Minister: From the lowly friar to the head of an entire religious congregation, Ministers preach the word of their god to the masses and keep them strong in the faith. They are advisers to kings and powerful politicians, spiritual guide and in some cases law to the people they tend to and maintain the hierarchy within their church. Ministers are rarely found outside of their congregations, though they are known to travel with evangelical purpose from time to time. Ministers will only carry small weapons to defend themselves and wear no armor. Ministers are the most powerful single target healer and excel at removing curses, blights, hexes and diseases from those under their care.
Monk: A rare sight outside the lands of the Taijuni people, monks are wanderers and spiritual teachers. They maintain a threadbare life and keep only what they need to survive. Rather than relying on fancy weapons or armor to protect them, monks have developed many hand to hand and weapon fighting styles that allow them to protect themselves and others. Augmented by faith in much the same way knights are a monk can survive incredible odds without so much as the robes they wear and their walking stick. While Monks cannot turn undead as other priests do, they may Disrupt them using their unarmed fighting technique. Monks may wear light armor and may only carry one weapon. Monks are the least powerful at healing, able to heal serious wounds on a single target and stabilize the those near death, but little more. Monks cannot dual-class.
Nakun-Ja (Adnorian Elemental Priests): The Nakun-Ja are separated into two subcategories, the Ki-Kunja, (the male Stone-Shapers) and the Yun-Ja, (the female Fire-Callers). While there is no gender-specific reason for the Taijuni to separate the two elements, traditionally, the Taijuni people believe that females have 'calmer minds,' and can control the tempestuous element better than men.
These elemental priests differ from both Channelers and Elementalists, in that they settle in sort of a middle ground between the two. While not having the fine-tuned manipulation Channelers do, or the far-flung, mass of destruction Elementalists do, the Nakun-Ja can do a little of both, plus offer auras, protections and wards versus opposing elements, for both groups and single targets; something neither Channelers or Elementalists can provide.
The Nakun-Ja serve more as war-priests, than healers, leaving such things to more traditional priests and mystics, though in a pinch, they are capable of single target healing, only somewhat better than a monk. Above all things, Nakaun-Ja are expected to maintain peak physical condition and martial skill. For this reason, Nakun-Ja wear medium grade armor, and can carry any weapon.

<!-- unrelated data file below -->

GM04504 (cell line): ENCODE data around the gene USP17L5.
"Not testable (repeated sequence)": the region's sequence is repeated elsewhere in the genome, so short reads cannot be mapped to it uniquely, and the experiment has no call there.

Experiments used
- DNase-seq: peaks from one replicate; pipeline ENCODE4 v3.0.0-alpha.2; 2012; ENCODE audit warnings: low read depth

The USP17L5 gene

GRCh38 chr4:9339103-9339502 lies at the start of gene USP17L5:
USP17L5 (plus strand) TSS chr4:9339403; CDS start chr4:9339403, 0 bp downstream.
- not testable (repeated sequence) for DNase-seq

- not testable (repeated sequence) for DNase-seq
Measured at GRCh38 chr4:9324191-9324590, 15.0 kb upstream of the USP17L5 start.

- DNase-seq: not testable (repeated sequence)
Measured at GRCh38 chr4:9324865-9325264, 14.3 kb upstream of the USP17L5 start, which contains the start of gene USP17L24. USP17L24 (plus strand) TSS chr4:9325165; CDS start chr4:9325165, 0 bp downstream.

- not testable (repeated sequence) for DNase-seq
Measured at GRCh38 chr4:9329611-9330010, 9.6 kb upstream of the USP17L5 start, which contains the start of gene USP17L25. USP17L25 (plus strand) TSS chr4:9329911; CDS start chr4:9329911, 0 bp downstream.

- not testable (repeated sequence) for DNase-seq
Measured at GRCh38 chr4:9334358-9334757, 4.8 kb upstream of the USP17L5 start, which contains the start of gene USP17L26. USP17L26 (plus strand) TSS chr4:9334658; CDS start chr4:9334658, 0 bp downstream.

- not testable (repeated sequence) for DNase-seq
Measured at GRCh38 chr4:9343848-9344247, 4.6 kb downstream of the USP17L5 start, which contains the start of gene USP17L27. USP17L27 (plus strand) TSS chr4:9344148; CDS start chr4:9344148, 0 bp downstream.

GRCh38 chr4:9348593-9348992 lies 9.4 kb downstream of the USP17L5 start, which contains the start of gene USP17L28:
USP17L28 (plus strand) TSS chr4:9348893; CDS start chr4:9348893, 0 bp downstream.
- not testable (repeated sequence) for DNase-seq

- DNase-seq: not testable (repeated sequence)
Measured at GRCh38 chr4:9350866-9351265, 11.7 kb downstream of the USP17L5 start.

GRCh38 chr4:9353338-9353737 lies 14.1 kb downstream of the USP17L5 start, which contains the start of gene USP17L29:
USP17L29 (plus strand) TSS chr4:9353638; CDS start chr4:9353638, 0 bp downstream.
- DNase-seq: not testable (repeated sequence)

Spiritual Guidance: All priests can call upon the favor of their deity to give them divine insight into a problem. This can be anything from a sign to do the thing that would best fit with the ethos of the god in question (this is not necessarily the ‘right’ thing, but would fit the morality of the god) to having a moment of lucid wisdom at a critical time. This blessing can be sought but once per day. (Intuition rolls/Skill checks have 100% success).
Divine Favor: Priests are the foremost on returning the dead to the living. As such, whenever they are resurrecting the fallen they have a better chance than other classes to do so without negative penalty. This bonus always exists, though it can be negated by poor standing with the priest’s deity in question. Divine Favor also grants all priests a 85% chance to attack with divine magic. (+25% to resurrection rolls, 85% base to attack with divine magic.)
Blessing of the Faithful: A priest in good standing can beseech their deity for a blessing upon a person or a small group of people. These blessings can be anything from good fortune in battle to good health. The recipients of these blessings will gain a bonus at an appropriate time of critical need, ex. A man blessed with good health manages to avoid a plague infecting a city or a soldier blessed with protection in battle is ‘missed’ by a bullet that would have otherwise killed them. A character can only receive one such blessing but it is effective until the condition of the blessing is met. A priest can make such blessings three times per day, but must be on separate people and never upon themselves. (Blessing to avoid one combat or environmental determinant. Available 3 times per day. Cannot stack blessing.)
Paragon Class Abilities
(Available only to single class characters who spend 12 EP for all three skills.):
Paragon of Skill: Because an individual spends a great deal of focused effort and time to become a Paragon they learn things of their profession that those who dual-class would not otherwise discover. This skill translates into a bonus +15% to hit for their appropriate combat focus (+15% to melee hit for melee types, +15% to ranged for ranged attackers and +15% to spell hit for spell casters). Additionally, the Paragon gains an extra -20% to their overall armor rating and mystic defense versus all forms of attack.
Divine Intervention: When the need is dire, the most devout priests can call directly upon their deity to bring them aid. This aid is always the GM’s choice and could be subject to the cruelty of the god in question, but if the 25% chance roll is made, the divine intervention is granted the following round. Asking a deity for something that is opposing their ethos will result in an immediate smiting of the priest and denial of aid. Usable once per week. (Call for divine aid, usable once per week to receive a boon from your patron deity. 25% of the time you receive major aid, 75% of the time you receive minor aid).